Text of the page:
Steve Sarkisian said it best.
What a difference a year makes.
The Dawgs kicked off year two of the Sark era with spring practices on March 30th with both exciting and concerning story lines.
If you were judging what expectations might be like entering the year, counting the amount of fans that showed up for the first practice probably wouldn’t be the best barometer. Windy and soggy weather put a damper on attendance, but didn’t affect the intensity the Dawgs had on the field.
It’s hard to make assessments based off of just one, or even a couple of practices, however, some story lines look blatantly obvious moving forward.
The spirit of competition was alive and well, as the Huskies enter the year with depth at most every position, the Huskies new philosophy is competition, and earning snaps.
Confidently, I can say only Jake Locker and Mason Foster have a choke hold on their jobs, and nearly every position is going to be interesting to watch as the spring unfolds. If last year taught us anything about how Sark works, and a trait he might’ve picked up from his mentor who is now across town, it’s that he’s not afraid to shake up his starting line-ups based on who’s worked harder, and who has earned it.
There are several critical areas of competition to keep a close eye on for the Dawgs as the spring unfolds.
The most publicized area of concern for Washington has to be in the trenches, where the Huskies have just 10 available offensive linemen, only five of which had any significant playing time last year. As well as a limited number of defensive linemen, where Cameron Elisara leads the group in experience.
Re-enforcements will arrive in the fall when the seven offensive linemen that signed Letters of Intent will arrive, the most heralded of which is Oaks Christian’s Erik Kohler, who has an opportunity to start right away at an OT spot. On the defensive side of the ball, Lakes HS’s Sinoe Patoae will look to lock down playing time at one of the defensive tackles spot, and is more likely to do so as Nick Holt likes to rotate his linemen.
Offensive linemen Ryan Tolar, Senio Kelemente and Greg Christine looked good, and are likely to earn a leg up by the time fall practices roll around, but that’s really all these guys are competing for right now, leg up points by fall. This was a group that probably cost Washington a bowl game last year, and Sark hit the class of 2010 hard for linemen for a reason.
Keeping it on the offensive side of the ball, Sarkisian is going to be particularly interested in who stands out in the running game. Chris Polk is out until the fall, and the Dawgs are looking for runners who can consistently spell Polk, be a change of pace, and really, bring to Washington what Sark had at USC, which was a platoon of two or three runners at least, each of whom equally struck fear into the opposing defense.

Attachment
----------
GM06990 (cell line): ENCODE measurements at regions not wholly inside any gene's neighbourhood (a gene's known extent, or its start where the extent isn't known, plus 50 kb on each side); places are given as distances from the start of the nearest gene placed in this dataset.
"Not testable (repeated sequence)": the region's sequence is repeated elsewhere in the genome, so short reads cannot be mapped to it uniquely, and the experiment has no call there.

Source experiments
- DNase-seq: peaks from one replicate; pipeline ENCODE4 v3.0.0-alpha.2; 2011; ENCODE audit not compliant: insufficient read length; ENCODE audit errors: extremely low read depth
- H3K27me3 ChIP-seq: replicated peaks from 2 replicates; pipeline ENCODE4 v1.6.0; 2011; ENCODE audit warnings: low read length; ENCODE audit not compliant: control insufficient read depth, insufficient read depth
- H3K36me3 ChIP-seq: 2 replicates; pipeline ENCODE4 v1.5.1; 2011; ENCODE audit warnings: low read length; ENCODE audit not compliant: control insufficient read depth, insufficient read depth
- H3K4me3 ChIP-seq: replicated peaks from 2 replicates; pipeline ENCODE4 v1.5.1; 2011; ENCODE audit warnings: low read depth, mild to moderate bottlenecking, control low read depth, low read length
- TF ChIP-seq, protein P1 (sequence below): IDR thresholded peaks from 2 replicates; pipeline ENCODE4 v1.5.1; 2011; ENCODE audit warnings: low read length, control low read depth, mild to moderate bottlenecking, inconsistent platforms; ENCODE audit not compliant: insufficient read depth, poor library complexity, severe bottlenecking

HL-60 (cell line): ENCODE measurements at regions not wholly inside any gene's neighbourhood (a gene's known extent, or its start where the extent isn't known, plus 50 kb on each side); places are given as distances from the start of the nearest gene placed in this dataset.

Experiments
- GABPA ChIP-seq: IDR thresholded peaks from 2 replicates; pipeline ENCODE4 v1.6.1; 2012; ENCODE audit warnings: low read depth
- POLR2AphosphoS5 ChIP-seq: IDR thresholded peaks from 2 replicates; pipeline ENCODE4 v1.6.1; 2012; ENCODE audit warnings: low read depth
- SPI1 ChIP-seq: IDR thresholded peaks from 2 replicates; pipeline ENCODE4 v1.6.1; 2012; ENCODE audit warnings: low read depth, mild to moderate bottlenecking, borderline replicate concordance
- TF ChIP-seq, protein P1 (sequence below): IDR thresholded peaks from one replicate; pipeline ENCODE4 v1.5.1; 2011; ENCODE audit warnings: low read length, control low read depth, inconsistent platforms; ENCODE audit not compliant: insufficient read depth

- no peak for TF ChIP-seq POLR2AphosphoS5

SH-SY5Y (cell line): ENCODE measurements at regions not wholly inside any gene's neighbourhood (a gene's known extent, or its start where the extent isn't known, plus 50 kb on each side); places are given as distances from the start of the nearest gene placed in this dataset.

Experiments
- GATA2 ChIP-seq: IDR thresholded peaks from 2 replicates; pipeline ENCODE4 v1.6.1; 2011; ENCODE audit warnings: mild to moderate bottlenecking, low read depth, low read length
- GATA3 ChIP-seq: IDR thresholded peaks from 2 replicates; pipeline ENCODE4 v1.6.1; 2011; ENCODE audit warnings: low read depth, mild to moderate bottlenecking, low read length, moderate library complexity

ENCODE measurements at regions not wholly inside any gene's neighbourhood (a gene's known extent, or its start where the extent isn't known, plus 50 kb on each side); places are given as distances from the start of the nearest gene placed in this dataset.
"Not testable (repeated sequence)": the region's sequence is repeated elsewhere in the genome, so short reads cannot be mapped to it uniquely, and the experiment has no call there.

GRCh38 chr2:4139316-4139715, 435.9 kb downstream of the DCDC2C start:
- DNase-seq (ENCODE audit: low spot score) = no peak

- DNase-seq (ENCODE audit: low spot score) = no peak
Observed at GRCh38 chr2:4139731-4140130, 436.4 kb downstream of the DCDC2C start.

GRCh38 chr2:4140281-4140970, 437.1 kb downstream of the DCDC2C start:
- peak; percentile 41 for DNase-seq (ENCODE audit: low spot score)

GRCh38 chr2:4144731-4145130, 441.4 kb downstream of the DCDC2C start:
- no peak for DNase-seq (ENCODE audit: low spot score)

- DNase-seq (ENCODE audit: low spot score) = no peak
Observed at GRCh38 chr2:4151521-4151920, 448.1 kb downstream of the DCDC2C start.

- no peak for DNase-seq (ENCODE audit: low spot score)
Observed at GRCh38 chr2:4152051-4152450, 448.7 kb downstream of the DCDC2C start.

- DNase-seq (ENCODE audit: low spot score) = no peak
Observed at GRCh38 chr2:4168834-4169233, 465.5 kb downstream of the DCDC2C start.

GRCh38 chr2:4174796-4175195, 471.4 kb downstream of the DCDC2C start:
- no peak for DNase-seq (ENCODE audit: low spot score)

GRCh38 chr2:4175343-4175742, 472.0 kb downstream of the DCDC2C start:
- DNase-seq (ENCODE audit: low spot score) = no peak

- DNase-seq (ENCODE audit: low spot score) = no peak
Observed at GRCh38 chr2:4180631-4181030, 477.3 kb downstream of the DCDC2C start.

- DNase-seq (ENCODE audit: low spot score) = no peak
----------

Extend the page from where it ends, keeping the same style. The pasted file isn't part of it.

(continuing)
Right off the bat, Freshman Jesse Callier, who graduated High school early to be a UW for the spring, was explosive and powerful. Johri Fogerson would be the favorite to once again be the back-up runningback, but looked slowed. Freshman Dontae Cooper and Sophomore Demetrius Bronson will round out the heavy weight competitors for carries, and this is a picture that should be more clear come time for the spring game.
Defensively, Nick Holt’s biggest dilemma outside of the trenches, is finding the replacement to Donald Butler. Mason Foster was moved into the inside, and Cort Dennison will fill in the strong side LB spot. On the outside, converted WR Alvin Logan spent a lot of time playing WLB, while freshman Victor Burnett also spent some time auditioning for the spot.
Of course, the biggest attraction was probably the debut of Nick Montana. He’s the son of that Joe Montana guy. You might’ve heard of him. The initial reaction for Nick Montana, is that he’s the real deal. His mechanics are real sound, shows the velocity and arm strength to make most of the throws. The iffy moments where it was clear that he needs work, was when Nick Holt brought the pressure on offense vs. defense drills.
Montana probably didn’t see too many guys in his face with the offensive line he had to work with in high school. One also has to wonder how much of a pounding Montana would be able to take if hit multiple times. A redshirt year in the weight room could do wonders for this kid.
The talent and ability is there, polishing will make him dangerous. His progression throughout the spring, and even into the fall, will be interesting.
The dilemma that Sarkisian faces with Montana, now, however, is, if the unthinkable happens. The Huskies have only three scholarship quarterbacks on the roster(technically two, Jake Locker’s baseball contract pays his tuition), with two walk ons to re enforce in the fall. But, if the Huskies encounter a 2008 situation where Locker is lost for the year, and the Huskies are in a realistic position to compete for a bowl game, does Sark burn Montana’s red shirt and accelerate the future?
This is again where competition comes into play. Sarkisian is high on his redshirt freshman QB Keith Price, and has been working with him on his mechanics and throwing motion. But based on what I saw from practice, Price still needs some work, and it’s conceivable that Montana would easily be able to beat him out for the back up duties.
But, I would also bet that, if Locker were to only miss one or two games, whether a bowl game is on the line or not, Keith Price would get the call.